Investment Club Gives Students Real Market Experience
| by Carol Best email@example.com
On any given Monday during the academic year a group of students gather with Associate Professor Mary Murphy, PhD, and Financial Advisor Jack Hansen (’92, MBA ’99) of Edward Jones, to discuss their investments; not just in theory, but real funds invested in the market to benefit the university. MNU’s Student Investment Club is managing a portfolio started with $50,000 from the MNU Foundation. In just one year of investing the students have seen a return and the foundation board members are pleased.
The club was started to give students real-world investing experience while providing a fundraising opportunity for the foundation. Foundation members were enthusiastic about the idea, believing that alumni in financial fields would have a keen interest in bringing more alumni talent to the industry while also helping their alma mater with a gift. In turn, the club would give students considering a career in finance experience to assist them in the job search.
It’s not as uncommon as one might think. Many universities have investment clubs. Lafayette College boasts it has the nation’s oldest student-run club. Syracuse University’s club is a general partnership with an executive board and includes a diverse membership with freshmen to graduate students.
Murphy and Hansen are MNU’s Student Investment Club advisors and co-teach Investment Portfolio Strategy and Management, a for-credit course taken by students in the club. Hansen put together the curriculum, including basics taken from Edward Jones courses and from his 15 years of experience. The students usually have a general knowledge of investing terms and financial management concepts, but no practical experience. Using real-life examples, Hansen shows them how to use investment instruments in money management. Now in its second year, the club’s portfolio includes about 20 stocks. By the end of this semester, Hansen expects the club to be fully invested.
Several students have played key roles in the club. Luke Friesen (’15), now an auditor at Pricewaterhouse Coopers, interned with Hansen at his Edward Jones branch office and researched forming the club. Jonathan Babcock (’16), organized the club in 2015 and served as its first president. Now a research analyst for DeMarche Associates, Babcock says the experience helped him uncover a passion for investing.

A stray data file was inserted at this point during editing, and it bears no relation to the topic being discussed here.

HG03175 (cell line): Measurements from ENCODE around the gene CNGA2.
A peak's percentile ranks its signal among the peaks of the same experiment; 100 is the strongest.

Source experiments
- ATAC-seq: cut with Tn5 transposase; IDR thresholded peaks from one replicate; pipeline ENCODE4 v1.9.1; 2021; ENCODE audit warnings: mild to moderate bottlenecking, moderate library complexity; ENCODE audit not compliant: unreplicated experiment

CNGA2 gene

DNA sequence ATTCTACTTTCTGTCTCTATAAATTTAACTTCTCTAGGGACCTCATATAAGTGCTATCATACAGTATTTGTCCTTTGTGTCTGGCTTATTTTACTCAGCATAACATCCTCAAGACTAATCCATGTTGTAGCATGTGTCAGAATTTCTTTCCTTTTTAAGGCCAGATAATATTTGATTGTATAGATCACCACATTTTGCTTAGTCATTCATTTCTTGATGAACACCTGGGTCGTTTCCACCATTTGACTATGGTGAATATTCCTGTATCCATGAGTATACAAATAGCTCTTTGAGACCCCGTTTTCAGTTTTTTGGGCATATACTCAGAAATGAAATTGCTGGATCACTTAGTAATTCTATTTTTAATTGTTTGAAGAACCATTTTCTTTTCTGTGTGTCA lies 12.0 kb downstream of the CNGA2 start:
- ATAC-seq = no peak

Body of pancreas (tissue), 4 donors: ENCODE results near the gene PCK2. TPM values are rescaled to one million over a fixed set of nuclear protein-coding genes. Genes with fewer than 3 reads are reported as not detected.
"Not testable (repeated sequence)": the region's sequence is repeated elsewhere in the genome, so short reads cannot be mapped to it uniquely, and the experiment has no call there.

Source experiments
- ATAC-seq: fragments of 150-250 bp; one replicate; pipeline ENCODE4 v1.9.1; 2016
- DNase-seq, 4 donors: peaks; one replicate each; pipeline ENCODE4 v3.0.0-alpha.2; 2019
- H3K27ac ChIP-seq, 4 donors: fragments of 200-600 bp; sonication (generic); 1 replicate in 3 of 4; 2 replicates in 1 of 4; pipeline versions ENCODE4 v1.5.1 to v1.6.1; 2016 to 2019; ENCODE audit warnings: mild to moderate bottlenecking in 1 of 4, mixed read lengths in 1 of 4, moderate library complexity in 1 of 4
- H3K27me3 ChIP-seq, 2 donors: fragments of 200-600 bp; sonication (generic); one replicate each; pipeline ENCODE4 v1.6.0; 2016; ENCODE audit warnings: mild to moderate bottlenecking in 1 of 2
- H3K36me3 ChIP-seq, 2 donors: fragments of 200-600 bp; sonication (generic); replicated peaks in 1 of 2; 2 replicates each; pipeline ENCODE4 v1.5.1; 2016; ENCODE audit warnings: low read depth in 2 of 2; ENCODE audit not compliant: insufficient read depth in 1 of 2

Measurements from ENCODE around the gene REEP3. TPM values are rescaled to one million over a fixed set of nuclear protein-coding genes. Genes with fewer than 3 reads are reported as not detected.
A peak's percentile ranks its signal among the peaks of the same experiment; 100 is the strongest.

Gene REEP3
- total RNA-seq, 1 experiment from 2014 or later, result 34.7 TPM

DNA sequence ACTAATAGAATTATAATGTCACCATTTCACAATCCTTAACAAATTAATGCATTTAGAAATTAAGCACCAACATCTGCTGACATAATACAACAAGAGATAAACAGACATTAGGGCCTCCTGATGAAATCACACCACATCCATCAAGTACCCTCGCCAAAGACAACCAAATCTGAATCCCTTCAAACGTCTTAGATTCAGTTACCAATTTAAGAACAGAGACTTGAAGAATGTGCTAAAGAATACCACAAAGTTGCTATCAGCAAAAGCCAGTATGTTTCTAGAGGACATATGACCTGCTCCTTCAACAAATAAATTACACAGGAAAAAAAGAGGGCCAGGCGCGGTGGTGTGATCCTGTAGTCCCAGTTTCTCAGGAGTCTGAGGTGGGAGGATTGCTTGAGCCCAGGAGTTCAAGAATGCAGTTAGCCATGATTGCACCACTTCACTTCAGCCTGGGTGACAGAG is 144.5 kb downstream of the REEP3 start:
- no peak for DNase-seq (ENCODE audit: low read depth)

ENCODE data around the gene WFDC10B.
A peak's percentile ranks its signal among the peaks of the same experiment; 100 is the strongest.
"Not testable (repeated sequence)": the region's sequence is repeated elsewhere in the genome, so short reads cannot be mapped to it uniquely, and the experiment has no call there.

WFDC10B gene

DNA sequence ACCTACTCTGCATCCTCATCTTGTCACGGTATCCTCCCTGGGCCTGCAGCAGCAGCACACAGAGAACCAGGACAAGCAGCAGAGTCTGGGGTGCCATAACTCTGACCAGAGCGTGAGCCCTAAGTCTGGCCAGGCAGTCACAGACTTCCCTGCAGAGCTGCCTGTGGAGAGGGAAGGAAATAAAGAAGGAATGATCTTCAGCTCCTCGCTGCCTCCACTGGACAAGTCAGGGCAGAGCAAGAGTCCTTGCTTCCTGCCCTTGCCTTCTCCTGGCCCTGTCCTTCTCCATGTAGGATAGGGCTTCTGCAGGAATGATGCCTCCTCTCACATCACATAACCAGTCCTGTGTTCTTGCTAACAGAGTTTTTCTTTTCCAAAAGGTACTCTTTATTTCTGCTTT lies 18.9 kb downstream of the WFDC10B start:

“The experience I gained opened up a lot of doors for me when looking at career opportunities,” he says. “Before the investment club I never would have thought I would have the opportunity to do what I’m doing now.”
Any student can belong to the club but the for-credit course is highly recommended and can be taken multiple times for credit. The club is required to use the same investment policy as the Foundation follows to manage funds under its direction. Aspects of the policy include the allocation of investments mix, close monitoring of industry return on investment benchmarks and the Biblically Responsible Index from the Biblically Responsible Investing Institute. The Foundation expects the Student Investment Club to perform well and so far, they have been pleased with results, according to Tim Keeton, associate vice president for university advancement.
In addition to learning about investments Murphy and Hansen are providing students with numerous opportunities for learning. On March 31, the class traveled to Edward Jones’ headquarters in St. Louis.
“They’ll learn from a research analyst and the associates at the trading desk,” Hansen says. “They’ll be getting a glimpse into how a large financial-services firm works.”
Hansen also brings in special speakers. Some are alumni like Chad Cook (’96), an attorney who spoke on estate planning, and some are industry experts he connects with in his business. This allows the students to see the many different paths they might take in a finance career. The exposure also connects students to career opportunities. Hansen says his firm has between 10 and 12 opportunities in the Kansas City area for the firm's financial advisor training program. Northwestern Mutual is another company that has internship and financial advisor training positions available as well. Other students find the research analyst function is to their liking and pursue that path. Whichever path they choose, Hansen says they are well prepared with an education from MNU.
“The education I received at MNU shaped me for a career in making a difference in my clients' financial lives,” Hansen says. “What I do now is aligned with the principles taught there.”
Babcock expands on those thoughts.
“MNU is a school that provides students with every opportunity to grow,” he says. “However, as a student, I believe you have to be willing to take advantage of these opportunities and make the most of them. MNU is continuously adding new ways for students to learn and grow in adaptive ways and that is why I am excited to see what the next 5, 10 and 20 years holds for this school.”
Alumni who are interested in providing more funding for the investment club’s portfolio, can visit mnu.edu/give.